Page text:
Hackers break into PBS website and leaked confidential data



A group of Wikileaks sympathizers hacked PBS' website late Sunday and posted a story that slain rapper Tupac Shakur was "alive and well" and living in NewZealand. The group, identified as LulzSec, also posted passwords and email addresses of PBS staffers to its Twitter page, and taunted the news organization about the security breach. "Dudes. Of course Tupac is alive. Didn't you see that official @PBS article? Why would they lie to their 750,000+ followers?" the group Tweeted early Monday.
In a statement posted to Twitter, LulzSec said it was upset about PBS' treatment of secret-spiller organization Wikileaks in a recent Frontline documentary called WikiSecrets. "We just finished watching WikiSecrets and were less than impressed. We decided to sail our Lulz Boat over to the PBS servers for further... perusing," the statement said.
Shortly after midnight, the organization began posting links to the fake Tupac story, which said proof that the rapper was alive was found in a dead New Zealand man's diary, as well as dozens of passwords to PBS databases, user logins, a map of the organization's network and other information.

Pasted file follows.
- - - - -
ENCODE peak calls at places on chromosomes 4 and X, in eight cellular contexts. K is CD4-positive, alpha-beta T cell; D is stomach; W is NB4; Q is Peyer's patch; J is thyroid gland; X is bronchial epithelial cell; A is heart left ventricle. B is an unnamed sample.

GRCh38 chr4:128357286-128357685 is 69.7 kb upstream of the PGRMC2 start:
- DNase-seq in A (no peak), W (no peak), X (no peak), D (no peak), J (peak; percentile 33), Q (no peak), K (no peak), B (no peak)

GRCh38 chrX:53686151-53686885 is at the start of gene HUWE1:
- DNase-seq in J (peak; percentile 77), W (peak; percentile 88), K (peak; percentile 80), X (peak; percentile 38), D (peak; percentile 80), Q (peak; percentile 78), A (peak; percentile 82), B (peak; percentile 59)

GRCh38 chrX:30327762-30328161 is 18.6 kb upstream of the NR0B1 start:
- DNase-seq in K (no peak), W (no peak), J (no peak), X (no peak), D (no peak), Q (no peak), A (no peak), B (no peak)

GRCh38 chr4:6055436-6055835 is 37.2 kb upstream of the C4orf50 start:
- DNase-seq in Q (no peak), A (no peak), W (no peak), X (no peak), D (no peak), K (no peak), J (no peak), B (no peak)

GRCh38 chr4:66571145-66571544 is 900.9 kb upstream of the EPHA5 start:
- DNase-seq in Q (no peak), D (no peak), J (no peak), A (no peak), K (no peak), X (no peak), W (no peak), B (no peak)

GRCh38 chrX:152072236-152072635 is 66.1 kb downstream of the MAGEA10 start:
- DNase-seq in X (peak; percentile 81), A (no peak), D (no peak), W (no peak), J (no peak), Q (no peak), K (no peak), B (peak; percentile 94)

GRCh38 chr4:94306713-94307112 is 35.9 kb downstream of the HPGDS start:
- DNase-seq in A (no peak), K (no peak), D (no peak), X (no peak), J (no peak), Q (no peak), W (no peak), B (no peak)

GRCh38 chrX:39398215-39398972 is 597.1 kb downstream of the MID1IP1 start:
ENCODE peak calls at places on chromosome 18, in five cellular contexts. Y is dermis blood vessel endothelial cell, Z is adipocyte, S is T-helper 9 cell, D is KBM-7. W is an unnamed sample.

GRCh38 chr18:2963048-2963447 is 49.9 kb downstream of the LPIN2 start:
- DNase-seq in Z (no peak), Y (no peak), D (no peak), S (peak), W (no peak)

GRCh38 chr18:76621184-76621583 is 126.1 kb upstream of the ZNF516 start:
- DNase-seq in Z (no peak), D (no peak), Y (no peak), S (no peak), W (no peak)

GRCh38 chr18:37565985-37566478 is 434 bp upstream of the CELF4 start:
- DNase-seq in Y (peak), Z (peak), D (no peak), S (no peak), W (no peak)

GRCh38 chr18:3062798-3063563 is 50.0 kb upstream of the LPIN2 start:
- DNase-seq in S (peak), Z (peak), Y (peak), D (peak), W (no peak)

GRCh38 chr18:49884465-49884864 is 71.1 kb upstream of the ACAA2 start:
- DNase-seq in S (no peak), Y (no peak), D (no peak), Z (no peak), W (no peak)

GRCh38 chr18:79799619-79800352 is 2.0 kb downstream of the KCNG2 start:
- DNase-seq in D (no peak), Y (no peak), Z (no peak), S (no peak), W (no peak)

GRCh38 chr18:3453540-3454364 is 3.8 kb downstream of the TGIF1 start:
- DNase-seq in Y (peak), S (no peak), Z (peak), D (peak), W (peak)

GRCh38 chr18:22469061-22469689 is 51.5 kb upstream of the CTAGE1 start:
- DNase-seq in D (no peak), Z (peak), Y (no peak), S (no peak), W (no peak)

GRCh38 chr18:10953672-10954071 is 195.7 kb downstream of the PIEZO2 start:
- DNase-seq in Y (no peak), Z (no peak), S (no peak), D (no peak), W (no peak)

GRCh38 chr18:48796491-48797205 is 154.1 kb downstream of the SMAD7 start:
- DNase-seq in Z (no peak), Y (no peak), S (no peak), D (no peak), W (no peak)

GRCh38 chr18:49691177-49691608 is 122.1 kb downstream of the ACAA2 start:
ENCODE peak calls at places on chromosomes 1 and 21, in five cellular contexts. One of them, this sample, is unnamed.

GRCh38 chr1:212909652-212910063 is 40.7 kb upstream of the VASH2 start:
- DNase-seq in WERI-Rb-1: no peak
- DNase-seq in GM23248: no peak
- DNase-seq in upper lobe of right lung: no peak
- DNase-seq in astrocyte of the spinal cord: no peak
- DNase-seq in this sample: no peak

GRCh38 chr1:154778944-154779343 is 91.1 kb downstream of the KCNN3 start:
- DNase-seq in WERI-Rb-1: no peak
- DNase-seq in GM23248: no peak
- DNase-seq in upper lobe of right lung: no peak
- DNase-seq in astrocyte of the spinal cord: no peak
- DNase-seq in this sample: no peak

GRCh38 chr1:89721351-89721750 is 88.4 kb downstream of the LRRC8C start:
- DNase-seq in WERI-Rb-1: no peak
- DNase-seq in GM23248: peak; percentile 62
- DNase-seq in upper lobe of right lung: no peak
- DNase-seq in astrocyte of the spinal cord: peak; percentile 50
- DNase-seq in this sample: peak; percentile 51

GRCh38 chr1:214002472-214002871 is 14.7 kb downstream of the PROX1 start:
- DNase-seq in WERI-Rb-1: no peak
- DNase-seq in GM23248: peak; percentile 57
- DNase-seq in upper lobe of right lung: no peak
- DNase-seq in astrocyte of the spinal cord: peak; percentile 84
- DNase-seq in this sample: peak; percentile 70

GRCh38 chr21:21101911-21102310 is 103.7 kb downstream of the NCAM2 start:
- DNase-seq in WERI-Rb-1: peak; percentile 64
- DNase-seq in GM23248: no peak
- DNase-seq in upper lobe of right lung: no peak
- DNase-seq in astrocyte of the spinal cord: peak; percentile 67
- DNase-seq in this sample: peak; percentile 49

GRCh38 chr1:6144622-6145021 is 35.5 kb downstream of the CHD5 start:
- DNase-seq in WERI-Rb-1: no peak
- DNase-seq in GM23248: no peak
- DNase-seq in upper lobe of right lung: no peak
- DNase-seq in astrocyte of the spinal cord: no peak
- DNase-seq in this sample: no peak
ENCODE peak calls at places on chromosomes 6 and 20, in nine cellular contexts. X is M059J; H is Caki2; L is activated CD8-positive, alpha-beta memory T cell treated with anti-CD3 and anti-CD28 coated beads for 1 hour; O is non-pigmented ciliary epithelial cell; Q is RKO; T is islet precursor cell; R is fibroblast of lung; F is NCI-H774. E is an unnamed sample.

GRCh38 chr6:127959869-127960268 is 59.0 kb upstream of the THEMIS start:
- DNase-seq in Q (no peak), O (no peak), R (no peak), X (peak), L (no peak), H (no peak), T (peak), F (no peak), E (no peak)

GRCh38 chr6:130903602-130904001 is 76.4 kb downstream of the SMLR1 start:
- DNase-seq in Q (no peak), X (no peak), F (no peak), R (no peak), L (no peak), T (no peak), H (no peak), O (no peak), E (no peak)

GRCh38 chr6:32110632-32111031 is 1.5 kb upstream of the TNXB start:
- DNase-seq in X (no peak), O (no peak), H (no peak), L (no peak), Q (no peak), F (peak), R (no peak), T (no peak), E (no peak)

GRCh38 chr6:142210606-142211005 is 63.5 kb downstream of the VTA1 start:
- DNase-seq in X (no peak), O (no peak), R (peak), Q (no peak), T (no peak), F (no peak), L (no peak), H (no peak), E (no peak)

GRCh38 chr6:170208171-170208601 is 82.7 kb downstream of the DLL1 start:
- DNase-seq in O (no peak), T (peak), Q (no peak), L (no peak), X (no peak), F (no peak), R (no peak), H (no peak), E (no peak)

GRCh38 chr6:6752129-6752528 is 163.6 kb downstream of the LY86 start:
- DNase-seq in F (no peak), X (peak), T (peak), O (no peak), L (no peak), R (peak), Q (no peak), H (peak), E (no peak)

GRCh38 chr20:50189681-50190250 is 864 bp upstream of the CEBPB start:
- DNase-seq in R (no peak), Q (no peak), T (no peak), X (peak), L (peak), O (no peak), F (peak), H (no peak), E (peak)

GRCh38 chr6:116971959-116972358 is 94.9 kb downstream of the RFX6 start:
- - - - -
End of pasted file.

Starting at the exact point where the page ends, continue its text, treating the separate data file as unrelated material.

"Anyway, say hello to the insides of the PBS servers, folks. They best watch where they're sailing next time," the group wrote. PBS quickly picked up on the cyber break-in. One staffer, Teresa Gorman, tweeted furiously starting around midnight to alert PBS readers about the breach. "Again, the story was added by outside sources-aka hacked, not true," she wrote. The headline for the Tupac story was still visible on PBS site Monday morning, but clicking on the story brought users to a dead page. The story also said that rapper Biggie Smalls, whose death is often linked with Shakur's, lived in the same small town in New Zealand. Shakur was gunned down in Las Vegas in 1996. Smalls, whose real name was Christopher Wallace, was killed in a drive-by shooting in 1997 in Los Angeles. LulzSec is notorious for hacking organizations and posting sensitive security information on Twitter. Earlier this month, the group stole email addresses and passwords from Fox and published personal information of about 250,000 applicants to The X-Factor show, Security Business Intelligence magazine reported.

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